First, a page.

The BBC News website highlights an interesting experiment which suggests that even cash-poor people can save money if they put a little aside in a separate account every time they get paid.
In the experiment, low-paid construction workers put some of their earnings into one envelope and the balance in another, but the second one was earmarked as ‘savings’ to stop them spending the cash on everyday things.
Then, in a bid to invoke guilt, a picture of their children was attached to the savings envelope, so to get at the money, the workers had to literally rip through the pictures of their sons and daughters. As a consequence, many workers decided to avoid this feeling of guilt and ended up increasing their savings.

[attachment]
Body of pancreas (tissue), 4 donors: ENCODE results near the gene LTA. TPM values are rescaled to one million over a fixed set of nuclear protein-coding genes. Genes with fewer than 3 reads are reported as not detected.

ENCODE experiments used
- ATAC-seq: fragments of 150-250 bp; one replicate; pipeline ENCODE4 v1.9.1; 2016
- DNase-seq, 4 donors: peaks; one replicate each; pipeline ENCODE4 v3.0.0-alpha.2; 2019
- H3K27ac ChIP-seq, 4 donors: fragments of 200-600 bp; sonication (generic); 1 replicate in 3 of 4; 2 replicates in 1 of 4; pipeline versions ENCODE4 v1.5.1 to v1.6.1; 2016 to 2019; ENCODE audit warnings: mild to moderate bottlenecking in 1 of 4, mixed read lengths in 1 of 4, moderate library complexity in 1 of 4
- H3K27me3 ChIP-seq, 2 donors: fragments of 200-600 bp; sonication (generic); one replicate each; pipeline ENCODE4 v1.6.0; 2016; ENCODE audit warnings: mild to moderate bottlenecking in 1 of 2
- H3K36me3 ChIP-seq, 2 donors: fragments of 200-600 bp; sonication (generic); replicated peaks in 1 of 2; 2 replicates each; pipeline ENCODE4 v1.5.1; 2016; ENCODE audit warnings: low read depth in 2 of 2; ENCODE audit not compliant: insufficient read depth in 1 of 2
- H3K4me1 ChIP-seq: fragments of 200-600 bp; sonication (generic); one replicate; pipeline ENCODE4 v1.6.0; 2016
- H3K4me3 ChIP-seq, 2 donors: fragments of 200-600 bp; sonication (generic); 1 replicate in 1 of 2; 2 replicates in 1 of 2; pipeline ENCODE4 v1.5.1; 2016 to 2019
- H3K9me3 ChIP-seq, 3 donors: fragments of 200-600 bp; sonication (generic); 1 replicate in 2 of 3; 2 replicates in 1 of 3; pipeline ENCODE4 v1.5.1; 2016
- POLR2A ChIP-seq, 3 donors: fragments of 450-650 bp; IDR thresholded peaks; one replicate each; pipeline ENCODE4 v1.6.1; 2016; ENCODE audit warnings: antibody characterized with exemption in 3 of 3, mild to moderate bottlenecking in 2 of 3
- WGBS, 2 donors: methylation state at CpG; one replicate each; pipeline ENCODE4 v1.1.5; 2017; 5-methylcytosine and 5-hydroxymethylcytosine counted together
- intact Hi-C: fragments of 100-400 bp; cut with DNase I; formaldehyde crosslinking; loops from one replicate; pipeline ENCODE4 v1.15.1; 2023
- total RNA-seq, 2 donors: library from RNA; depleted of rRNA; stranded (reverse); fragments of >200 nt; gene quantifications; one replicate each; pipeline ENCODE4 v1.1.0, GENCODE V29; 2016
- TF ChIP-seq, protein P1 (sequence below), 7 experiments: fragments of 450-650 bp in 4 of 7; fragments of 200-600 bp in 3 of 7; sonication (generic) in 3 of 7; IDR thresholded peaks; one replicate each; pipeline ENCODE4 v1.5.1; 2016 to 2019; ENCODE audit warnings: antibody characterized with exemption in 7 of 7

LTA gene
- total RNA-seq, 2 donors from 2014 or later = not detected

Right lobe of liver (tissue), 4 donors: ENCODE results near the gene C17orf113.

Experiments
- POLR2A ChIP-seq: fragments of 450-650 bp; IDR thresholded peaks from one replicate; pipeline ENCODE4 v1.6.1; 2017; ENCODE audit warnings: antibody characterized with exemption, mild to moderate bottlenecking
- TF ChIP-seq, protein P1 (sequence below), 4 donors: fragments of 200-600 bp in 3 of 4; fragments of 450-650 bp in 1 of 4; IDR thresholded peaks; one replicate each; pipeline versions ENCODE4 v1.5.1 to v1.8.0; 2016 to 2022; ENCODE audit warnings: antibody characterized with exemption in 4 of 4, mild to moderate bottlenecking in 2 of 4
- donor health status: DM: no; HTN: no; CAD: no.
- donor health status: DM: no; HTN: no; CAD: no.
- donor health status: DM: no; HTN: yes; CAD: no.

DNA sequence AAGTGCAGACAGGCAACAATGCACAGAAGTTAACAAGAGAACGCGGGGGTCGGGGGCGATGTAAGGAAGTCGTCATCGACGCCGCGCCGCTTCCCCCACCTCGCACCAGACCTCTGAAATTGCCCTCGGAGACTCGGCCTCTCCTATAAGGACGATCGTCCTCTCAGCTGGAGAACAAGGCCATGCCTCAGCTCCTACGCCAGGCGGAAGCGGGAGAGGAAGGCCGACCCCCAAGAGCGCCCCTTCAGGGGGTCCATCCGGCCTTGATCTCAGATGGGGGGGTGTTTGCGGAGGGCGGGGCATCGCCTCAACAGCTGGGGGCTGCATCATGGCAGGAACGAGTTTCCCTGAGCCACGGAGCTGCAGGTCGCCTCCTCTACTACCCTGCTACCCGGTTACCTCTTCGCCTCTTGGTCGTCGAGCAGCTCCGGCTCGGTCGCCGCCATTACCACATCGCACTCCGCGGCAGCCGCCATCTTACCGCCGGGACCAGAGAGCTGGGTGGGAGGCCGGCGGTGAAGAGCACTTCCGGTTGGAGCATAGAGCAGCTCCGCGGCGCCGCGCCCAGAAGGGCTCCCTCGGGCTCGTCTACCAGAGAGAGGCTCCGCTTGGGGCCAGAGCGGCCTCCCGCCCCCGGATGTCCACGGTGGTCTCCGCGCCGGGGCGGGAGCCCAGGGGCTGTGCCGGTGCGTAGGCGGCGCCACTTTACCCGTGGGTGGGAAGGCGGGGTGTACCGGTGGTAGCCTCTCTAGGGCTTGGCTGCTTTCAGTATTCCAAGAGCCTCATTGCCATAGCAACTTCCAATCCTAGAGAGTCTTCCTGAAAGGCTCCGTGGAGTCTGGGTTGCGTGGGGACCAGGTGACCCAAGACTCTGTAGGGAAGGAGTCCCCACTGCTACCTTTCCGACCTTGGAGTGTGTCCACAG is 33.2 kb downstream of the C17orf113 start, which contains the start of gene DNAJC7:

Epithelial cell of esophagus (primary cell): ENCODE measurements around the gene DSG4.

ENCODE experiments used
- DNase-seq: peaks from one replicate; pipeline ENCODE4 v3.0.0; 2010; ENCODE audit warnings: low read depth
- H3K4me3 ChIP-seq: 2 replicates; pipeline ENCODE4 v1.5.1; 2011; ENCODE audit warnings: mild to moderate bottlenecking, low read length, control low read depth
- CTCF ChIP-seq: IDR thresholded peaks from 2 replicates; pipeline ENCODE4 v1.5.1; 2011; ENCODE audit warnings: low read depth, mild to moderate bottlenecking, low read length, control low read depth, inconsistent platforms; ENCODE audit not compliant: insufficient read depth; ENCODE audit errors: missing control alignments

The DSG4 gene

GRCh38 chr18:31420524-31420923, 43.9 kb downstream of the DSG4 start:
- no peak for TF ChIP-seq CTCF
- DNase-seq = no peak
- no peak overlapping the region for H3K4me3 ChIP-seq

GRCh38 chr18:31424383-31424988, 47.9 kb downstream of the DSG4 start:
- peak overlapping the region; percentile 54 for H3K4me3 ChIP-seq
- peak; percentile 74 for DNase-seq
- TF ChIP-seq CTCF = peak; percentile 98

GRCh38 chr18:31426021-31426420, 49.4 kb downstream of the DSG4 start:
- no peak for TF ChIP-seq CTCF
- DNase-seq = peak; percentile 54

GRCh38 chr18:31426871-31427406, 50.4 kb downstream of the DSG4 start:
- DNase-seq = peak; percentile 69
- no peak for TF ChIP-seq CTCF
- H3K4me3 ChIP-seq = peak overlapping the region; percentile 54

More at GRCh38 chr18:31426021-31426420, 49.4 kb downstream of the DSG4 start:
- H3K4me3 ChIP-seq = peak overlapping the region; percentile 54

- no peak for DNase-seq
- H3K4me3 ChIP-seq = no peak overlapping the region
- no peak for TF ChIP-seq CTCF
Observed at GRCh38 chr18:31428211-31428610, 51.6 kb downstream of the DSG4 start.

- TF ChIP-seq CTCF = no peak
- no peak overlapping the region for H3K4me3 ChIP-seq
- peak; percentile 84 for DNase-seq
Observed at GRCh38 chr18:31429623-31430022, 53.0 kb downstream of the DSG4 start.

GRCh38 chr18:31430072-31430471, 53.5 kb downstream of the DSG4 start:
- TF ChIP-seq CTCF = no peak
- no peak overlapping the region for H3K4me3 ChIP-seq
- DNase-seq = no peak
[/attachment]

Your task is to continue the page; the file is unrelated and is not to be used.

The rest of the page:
As the site points out, this saving through guilt is more than just a theory, as millions of people in the UK set money aside in a separate savings account to stop them spending it. However, as a nation, we are not saving as much as we used to. In fact, for the last couple of years, the UK has saved around four per cent of disposable income, whereas in the 1990s, it was almost 15 per cent.
Now financial technology (fintech) firms are experimenting with the guilt around saving concept and are allowing workers to load an image of their savings goal, such as a dream holiday, onto a savings app. The more they save, the clearer the image becomes but if they withdraw money, the picture starts to disappear.
As one of the founders of such a platform explains, this subtly reinforces the reality of what the individual is doing and can materially influence their behaviour. He added that this is needed, as it would appear that the UK “has lost its saving habit”.